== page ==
Mitsubishi Heavy Industries (MHI) received an order from Hiroshima Rapid Transit Co. for 66 carriages (11 trains) to be used on the Hiroshima New Transit Line 1, also known as the "Astram Line," an Automated Guideway Transit (AGT) system.
The vehicles will replace carriages that have been in service since the line opened in 1994. Deliveries are slated to commence in the 2019 fiscal year and will be completed in fiscal 2025.
The carriages use an all-aluminum-alloy, double-skin structure known as "Al-Fine," which offers advantages in terms of light-weight construction, durability and recycling.
They also use MHI's "T-smover" bogies; these serve to increase riding comfort by reducing the carriage's swaying motion. The cars are also equipped with MHI's "G-Fit" semi-high-back bucket type seats that encourage seated passengers to keep their legs tucked in to avoid extending them into the aisle space.
Hiroshima Rapid Transit was founded in 1987 under a joint initiative involving both the private and public sectors, led by the municipal authorities of Hiroshima. The company's Astram Line connects Hondori Station in the city center with Koiki-koen-mae Station in Hiroshima's northwestern outskirts, a distance of 18.4 kilometers (11.4 miles). Daily ridership averages some 63,000 passengers.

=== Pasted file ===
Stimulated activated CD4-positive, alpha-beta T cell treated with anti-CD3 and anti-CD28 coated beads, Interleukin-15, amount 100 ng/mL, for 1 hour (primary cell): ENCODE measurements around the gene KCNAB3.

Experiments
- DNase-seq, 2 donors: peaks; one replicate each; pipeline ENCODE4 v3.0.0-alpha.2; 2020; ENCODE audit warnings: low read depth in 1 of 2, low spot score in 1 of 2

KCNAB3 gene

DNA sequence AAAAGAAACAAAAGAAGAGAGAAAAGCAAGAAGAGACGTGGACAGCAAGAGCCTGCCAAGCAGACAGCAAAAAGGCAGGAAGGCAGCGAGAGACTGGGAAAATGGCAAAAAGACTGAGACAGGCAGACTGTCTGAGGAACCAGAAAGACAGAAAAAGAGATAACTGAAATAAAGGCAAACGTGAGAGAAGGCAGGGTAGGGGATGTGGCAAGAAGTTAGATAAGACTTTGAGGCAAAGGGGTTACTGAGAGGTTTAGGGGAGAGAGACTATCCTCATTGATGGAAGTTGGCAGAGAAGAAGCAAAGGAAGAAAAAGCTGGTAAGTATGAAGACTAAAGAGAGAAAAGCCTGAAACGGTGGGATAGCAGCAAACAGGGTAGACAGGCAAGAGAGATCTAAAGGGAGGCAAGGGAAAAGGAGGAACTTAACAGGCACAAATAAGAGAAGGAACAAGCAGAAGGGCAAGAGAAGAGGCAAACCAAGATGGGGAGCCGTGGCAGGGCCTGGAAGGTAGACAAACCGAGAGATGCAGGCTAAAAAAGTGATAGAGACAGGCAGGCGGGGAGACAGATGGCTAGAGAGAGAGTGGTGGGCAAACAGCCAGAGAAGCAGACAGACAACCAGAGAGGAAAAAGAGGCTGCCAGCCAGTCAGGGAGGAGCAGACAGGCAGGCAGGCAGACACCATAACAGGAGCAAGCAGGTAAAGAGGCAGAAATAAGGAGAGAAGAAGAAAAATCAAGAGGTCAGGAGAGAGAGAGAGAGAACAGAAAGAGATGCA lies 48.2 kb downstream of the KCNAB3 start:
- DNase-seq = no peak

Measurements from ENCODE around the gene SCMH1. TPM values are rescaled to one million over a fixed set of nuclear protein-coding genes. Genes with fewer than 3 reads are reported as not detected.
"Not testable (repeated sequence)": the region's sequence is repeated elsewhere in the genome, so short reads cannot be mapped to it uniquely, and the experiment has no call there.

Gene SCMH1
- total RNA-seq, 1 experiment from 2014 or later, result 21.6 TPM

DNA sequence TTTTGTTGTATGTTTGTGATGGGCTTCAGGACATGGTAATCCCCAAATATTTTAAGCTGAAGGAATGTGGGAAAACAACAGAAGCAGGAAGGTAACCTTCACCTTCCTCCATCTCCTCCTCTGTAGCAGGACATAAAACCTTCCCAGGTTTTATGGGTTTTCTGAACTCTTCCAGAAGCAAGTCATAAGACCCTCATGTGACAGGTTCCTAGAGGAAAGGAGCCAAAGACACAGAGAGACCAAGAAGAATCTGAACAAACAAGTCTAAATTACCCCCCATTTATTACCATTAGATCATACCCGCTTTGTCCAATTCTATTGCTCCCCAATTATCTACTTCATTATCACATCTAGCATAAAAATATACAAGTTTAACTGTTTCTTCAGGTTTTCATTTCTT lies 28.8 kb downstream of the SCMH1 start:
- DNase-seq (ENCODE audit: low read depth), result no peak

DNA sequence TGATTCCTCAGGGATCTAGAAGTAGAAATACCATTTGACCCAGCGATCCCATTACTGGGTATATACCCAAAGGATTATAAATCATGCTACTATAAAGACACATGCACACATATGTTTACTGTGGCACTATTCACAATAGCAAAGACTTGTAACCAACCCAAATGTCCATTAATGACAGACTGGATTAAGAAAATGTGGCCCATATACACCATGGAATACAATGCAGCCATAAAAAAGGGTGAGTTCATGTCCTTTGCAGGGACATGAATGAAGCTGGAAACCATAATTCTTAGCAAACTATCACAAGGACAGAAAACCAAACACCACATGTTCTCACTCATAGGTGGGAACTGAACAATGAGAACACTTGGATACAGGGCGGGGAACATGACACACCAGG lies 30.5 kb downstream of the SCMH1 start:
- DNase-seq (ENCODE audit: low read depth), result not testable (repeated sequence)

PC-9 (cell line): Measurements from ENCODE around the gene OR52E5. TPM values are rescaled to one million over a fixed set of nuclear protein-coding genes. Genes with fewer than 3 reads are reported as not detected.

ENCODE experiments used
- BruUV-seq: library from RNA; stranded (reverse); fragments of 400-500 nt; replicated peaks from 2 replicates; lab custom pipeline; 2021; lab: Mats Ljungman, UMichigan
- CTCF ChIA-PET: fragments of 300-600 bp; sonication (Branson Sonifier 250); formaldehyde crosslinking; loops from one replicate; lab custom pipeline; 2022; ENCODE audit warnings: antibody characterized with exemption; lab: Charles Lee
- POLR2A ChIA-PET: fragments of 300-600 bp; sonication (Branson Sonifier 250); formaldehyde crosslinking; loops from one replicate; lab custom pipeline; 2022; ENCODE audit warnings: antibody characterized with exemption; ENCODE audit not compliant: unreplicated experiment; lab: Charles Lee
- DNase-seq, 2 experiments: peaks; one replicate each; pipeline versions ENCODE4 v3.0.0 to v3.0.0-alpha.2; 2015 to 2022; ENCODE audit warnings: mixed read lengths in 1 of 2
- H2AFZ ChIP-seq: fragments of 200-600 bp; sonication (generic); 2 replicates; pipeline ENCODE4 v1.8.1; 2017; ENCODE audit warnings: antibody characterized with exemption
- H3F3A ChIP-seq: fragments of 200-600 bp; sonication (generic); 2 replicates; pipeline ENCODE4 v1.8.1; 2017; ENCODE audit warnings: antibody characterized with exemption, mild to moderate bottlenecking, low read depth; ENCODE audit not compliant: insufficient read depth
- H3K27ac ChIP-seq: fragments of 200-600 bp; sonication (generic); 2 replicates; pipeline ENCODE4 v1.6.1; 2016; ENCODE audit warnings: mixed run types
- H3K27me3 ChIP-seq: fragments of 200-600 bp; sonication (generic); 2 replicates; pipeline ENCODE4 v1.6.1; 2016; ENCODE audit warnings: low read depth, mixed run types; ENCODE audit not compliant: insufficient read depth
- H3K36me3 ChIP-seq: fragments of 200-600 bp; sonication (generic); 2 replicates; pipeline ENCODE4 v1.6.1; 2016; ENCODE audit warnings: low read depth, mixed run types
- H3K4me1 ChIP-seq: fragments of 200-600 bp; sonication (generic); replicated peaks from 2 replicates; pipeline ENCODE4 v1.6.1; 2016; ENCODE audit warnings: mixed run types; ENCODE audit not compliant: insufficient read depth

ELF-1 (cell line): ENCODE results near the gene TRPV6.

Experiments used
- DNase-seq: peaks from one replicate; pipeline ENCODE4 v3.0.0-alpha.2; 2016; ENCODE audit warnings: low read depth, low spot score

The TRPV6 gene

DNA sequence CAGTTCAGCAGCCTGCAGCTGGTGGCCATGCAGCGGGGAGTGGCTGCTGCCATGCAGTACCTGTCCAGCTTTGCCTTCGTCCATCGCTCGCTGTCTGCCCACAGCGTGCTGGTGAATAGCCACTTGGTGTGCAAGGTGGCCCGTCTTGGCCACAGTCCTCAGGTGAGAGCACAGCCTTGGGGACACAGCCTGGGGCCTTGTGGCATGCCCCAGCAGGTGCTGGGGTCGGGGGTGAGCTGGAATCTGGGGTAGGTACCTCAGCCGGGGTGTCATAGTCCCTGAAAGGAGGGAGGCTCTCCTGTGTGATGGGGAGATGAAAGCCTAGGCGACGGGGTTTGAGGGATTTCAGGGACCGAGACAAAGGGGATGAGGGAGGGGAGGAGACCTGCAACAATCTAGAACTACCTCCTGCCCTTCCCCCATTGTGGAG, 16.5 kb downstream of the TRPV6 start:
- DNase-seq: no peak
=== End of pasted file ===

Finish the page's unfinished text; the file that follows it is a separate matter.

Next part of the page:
AGT systems are designed to make use of space above roadways, and since 1981 have been introduced in numerous Japanese cities. Their use of rubber tires results in minimal noise and vibration.
To date, MHI has delivered three models in its AGT carriage lineup: the "7300 Series," featured on Tokyo's Yurikamome Line; the "330 Series," used on the Nippori-Toneri Line in Tokyo; and the "2020 Series," in service on the "New Shuttle" (Ina Line) in Saitama Prefecture. MHI also has delivered AGT carriages to airports in the United States, Asia and the Middle East.
MHI is based in Tokyo and is one of the world's leading industrial firms with 80,000 group employees and annual consolidated revenues of around $38 billion.